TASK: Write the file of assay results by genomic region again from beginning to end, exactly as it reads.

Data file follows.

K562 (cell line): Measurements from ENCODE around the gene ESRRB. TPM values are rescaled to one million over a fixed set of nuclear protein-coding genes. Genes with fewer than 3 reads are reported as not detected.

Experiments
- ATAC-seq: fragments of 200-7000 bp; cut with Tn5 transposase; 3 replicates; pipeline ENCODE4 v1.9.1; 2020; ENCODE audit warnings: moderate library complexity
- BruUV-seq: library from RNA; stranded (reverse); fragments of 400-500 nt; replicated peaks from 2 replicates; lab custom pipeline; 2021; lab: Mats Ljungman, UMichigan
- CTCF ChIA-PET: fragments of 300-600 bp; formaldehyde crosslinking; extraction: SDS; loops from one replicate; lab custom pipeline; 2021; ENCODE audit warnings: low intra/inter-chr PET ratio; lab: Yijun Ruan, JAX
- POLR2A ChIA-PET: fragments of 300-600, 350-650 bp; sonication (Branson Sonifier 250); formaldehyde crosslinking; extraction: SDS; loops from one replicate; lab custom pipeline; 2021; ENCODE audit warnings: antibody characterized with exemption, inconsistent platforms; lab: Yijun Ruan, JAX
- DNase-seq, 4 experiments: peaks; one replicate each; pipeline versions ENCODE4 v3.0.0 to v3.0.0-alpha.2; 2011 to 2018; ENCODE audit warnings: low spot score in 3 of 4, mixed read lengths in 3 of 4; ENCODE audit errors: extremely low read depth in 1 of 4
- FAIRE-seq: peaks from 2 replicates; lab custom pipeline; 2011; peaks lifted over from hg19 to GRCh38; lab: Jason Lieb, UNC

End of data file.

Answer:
K562 (cell line): Measurements from ENCODE around the gene ESRRB. TPM values are rescaled to one million over a fixed set of nuclear protein-coding genes. Genes with fewer than 3 reads are reported as not detected.

Experiments
- ATAC-seq: fragments of 200-7000 bp; cut with Tn5 transposase; 3 replicates; pipeline ENCODE4 v1.9.1; 2020; ENCODE audit warnings: moderate library complexity
- BruUV-seq: library from RNA; stranded (reverse); fragments of 400-500 nt; replicated peaks from 2 replicates; lab custom pipeline; 2021; lab: Mats Ljungman, UMichigan
- CTCF ChIA-PET: fragments of 300-600 bp; formaldehyde crosslinking; extraction: SDS; loops from one replicate; lab custom pipeline; 2021; ENCODE audit warnings: low intra/inter-chr PET ratio; lab: Yijun Ruan, JAX
- POLR2A ChIA-PET: fragments of 300-600, 350-650 bp; sonication (Branson Sonifier 250); formaldehyde crosslinking; extraction: SDS; loops from one replicate; lab custom pipeline; 2021; ENCODE audit warnings: antibody characterized with exemption, inconsistent platforms; lab: Yijun Ruan, JAX
- DNase-seq, 4 experiments: peaks; one replicate each; pipeline versions ENCODE4 v3.0.0 to v3.0.0-alpha.2; 2011 to 2018; ENCODE audit warnings: low spot score in 3 of 4, mixed read lengths in 3 of 4; ENCODE audit errors: extremely low read depth in 1 of 4
- FAIRE-seq: peaks from 2 replicates; lab custom pipeline; 2011; peaks lifted over from hg19 to GRCh38; lab: Jason Lieb, UNC